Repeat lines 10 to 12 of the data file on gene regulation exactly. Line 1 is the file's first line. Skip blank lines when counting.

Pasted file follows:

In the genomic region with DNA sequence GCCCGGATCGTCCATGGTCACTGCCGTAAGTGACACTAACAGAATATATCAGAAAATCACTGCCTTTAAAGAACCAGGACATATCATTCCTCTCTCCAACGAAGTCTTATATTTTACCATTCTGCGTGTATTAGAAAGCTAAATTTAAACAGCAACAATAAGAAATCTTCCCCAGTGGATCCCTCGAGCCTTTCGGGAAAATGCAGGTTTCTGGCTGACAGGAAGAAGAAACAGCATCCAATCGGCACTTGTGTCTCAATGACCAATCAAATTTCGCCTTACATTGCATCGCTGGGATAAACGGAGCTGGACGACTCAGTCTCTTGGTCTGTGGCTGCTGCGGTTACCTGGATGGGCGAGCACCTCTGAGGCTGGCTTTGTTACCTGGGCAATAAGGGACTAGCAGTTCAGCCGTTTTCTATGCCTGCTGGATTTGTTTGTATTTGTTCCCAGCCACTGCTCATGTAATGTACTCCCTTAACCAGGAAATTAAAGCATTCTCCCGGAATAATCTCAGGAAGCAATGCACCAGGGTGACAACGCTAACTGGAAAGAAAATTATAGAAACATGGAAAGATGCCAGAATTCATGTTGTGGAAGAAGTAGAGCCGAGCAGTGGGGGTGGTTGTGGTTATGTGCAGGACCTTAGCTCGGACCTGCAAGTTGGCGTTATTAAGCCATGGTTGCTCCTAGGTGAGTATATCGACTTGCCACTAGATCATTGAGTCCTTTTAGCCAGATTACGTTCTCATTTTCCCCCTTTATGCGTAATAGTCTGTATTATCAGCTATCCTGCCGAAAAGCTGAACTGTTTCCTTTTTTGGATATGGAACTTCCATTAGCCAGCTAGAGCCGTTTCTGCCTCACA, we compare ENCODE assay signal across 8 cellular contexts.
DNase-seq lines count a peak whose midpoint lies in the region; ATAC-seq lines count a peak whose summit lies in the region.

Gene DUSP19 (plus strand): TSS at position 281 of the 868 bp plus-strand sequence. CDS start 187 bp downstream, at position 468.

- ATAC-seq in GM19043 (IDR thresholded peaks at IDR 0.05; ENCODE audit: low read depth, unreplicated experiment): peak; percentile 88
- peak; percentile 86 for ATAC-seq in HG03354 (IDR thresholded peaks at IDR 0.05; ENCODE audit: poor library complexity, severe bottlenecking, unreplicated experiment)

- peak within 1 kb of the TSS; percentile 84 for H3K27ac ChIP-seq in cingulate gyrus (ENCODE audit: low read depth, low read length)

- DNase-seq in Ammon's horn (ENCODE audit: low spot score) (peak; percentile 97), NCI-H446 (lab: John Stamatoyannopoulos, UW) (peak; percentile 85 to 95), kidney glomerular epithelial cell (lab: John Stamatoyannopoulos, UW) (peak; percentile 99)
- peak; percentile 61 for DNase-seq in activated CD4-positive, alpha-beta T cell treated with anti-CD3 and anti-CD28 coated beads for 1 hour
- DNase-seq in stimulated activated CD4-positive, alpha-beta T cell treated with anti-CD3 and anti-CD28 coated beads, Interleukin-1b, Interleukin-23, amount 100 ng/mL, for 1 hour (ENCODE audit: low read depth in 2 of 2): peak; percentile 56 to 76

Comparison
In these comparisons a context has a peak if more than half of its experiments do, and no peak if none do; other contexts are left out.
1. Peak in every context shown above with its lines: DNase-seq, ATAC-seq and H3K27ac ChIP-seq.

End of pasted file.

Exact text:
Comparison
In these comparisons a context has a peak if more than half of its experiments do, and no peak if none do; other contexts are left out.
1. Peak in every context shown above with its lines: DNase-seq, ATAC-seq and H3K27ac ChIP-seq.